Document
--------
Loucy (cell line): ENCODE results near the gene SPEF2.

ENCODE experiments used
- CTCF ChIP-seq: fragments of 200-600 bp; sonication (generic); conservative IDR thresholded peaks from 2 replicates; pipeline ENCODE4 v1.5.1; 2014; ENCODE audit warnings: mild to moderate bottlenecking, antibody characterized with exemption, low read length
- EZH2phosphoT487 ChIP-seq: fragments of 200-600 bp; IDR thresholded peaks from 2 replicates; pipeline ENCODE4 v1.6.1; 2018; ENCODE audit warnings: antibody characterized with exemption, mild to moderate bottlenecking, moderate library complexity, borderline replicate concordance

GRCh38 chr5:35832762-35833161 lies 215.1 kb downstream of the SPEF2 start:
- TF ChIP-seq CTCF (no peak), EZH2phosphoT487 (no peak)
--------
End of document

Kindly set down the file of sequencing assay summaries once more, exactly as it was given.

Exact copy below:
Loucy (cell line): ENCODE results near the gene SPEF2.

ENCODE experiments used
- CTCF ChIP-seq: fragments of 200-600 bp; sonication (generic); conservative IDR thresholded peaks from 2 replicates; pipeline ENCODE4 v1.5.1; 2014; ENCODE audit warnings: mild to moderate bottlenecking, antibody characterized with exemption, low read length
- EZH2phosphoT487 ChIP-seq: fragments of 200-600 bp; IDR thresholded peaks from 2 replicates; pipeline ENCODE4 v1.6.1; 2018; ENCODE audit warnings: antibody characterized with exemption, mild to moderate bottlenecking, moderate library complexity, borderline replicate concordance

GRCh38 chr5:35832762-35833161 lies 215.1 kb downstream of the SPEF2 start:
- TF ChIP-seq CTCF (no peak), EZH2phosphoT487 (no peak)